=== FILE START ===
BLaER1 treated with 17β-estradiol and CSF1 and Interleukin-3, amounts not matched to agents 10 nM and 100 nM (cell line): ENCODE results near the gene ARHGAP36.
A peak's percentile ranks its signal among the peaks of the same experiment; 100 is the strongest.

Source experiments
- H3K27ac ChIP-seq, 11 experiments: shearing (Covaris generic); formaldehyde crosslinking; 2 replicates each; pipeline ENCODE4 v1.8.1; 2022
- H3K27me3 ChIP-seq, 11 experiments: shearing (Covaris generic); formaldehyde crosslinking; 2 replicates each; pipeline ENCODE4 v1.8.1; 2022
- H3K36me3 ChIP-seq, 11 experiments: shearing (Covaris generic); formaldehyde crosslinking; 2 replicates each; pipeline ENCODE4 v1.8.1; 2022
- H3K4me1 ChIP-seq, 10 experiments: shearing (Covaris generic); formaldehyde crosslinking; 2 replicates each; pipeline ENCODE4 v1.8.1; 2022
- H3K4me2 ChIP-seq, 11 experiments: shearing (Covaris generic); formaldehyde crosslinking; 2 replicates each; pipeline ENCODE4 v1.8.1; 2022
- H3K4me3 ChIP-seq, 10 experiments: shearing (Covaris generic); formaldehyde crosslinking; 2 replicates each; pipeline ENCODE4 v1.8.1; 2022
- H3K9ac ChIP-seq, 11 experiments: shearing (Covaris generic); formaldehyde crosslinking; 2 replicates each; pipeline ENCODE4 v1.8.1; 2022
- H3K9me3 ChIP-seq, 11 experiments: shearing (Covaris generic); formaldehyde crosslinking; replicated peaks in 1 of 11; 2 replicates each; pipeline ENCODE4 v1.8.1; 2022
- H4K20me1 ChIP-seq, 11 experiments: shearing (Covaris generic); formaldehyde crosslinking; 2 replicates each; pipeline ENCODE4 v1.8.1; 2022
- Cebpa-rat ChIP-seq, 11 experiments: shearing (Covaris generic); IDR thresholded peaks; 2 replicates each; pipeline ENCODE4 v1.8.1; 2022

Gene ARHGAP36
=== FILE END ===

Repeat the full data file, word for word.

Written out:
BLaER1 treated with 17β-estradiol and CSF1 and Interleukin-3, amounts not matched to agents 10 nM and 100 nM (cell line): ENCODE results near the gene ARHGAP36.
A peak's percentile ranks its signal among the peaks of the same experiment; 100 is the strongest.

Source experiments
- H3K27ac ChIP-seq, 11 experiments: shearing (Covaris generic); formaldehyde crosslinking; 2 replicates each; pipeline ENCODE4 v1.8.1; 2022
- H3K27me3 ChIP-seq, 11 experiments: shearing (Covaris generic); formaldehyde crosslinking; 2 replicates each; pipeline ENCODE4 v1.8.1; 2022
- H3K36me3 ChIP-seq, 11 experiments: shearing (Covaris generic); formaldehyde crosslinking; 2 replicates each; pipeline ENCODE4 v1.8.1; 2022
- H3K4me1 ChIP-seq, 10 experiments: shearing (Covaris generic); formaldehyde crosslinking; 2 replicates each; pipeline ENCODE4 v1.8.1; 2022
- H3K4me2 ChIP-seq, 11 experiments: shearing (Covaris generic); formaldehyde crosslinking; 2 replicates each; pipeline ENCODE4 v1.8.1; 2022
- H3K4me3 ChIP-seq, 10 experiments: shearing (Covaris generic); formaldehyde crosslinking; 2 replicates each; pipeline ENCODE4 v1.8.1; 2022
- H3K9ac ChIP-seq, 11 experiments: shearing (Covaris generic); formaldehyde crosslinking; 2 replicates each; pipeline ENCODE4 v1.8.1; 2022
- H3K9me3 ChIP-seq, 11 experiments: shearing (Covaris generic); formaldehyde crosslinking; replicated peaks in 1 of 11; 2 replicates each; pipeline ENCODE4 v1.8.1; 2022
- H4K20me1 ChIP-seq, 11 experiments: shearing (Covaris generic); formaldehyde crosslinking; 2 replicates each; pipeline ENCODE4 v1.8.1; 2022
- Cebpa-rat ChIP-seq, 11 experiments: shearing (Covaris generic); IDR thresholded peaks; 2 replicates each; pipeline ENCODE4 v1.8.1; 2022

Gene ARHGAP36